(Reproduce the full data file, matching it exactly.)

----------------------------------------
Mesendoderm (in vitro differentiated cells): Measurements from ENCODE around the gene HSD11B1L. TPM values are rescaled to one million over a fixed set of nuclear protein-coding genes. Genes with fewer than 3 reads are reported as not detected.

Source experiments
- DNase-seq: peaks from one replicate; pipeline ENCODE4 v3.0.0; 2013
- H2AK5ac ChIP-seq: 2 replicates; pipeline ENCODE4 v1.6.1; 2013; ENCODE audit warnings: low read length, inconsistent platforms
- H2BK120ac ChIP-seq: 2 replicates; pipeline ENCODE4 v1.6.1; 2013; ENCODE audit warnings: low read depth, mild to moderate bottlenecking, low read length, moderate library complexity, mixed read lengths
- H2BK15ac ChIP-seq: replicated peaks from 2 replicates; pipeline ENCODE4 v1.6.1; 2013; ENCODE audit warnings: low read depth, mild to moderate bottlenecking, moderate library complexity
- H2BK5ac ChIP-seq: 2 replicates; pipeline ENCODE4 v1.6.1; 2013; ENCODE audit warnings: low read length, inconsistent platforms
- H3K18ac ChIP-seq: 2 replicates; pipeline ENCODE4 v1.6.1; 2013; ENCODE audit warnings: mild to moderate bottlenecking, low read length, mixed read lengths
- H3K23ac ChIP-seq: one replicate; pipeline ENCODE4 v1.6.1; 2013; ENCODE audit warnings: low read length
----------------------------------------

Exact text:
Mesendoderm (in vitro differentiated cells): Measurements from ENCODE around the gene HSD11B1L. TPM values are rescaled to one million over a fixed set of nuclear protein-coding genes. Genes with fewer than 3 reads are reported as not detected.

Source experiments
- DNase-seq: peaks from one replicate; pipeline ENCODE4 v3.0.0; 2013
- H2AK5ac ChIP-seq: 2 replicates; pipeline ENCODE4 v1.6.1; 2013; ENCODE audit warnings: low read length, inconsistent platforms
- H2BK120ac ChIP-seq: 2 replicates; pipeline ENCODE4 v1.6.1; 2013; ENCODE audit warnings: low read depth, mild to moderate bottlenecking, low read length, moderate library complexity, mixed read lengths
- H2BK15ac ChIP-seq: replicated peaks from 2 replicates; pipeline ENCODE4 v1.6.1; 2013; ENCODE audit warnings: low read depth, mild to moderate bottlenecking, moderate library complexity
- H2BK5ac ChIP-seq: 2 replicates; pipeline ENCODE4 v1.6.1; 2013; ENCODE audit warnings: low read length, inconsistent platforms
- H3K18ac ChIP-seq: 2 replicates; pipeline ENCODE4 v1.6.1; 2013; ENCODE audit warnings: mild to moderate bottlenecking, low read length, mixed read lengths
- H3K23ac ChIP-seq: one replicate; pipeline ENCODE4 v1.6.1; 2013; ENCODE audit warnings: low read length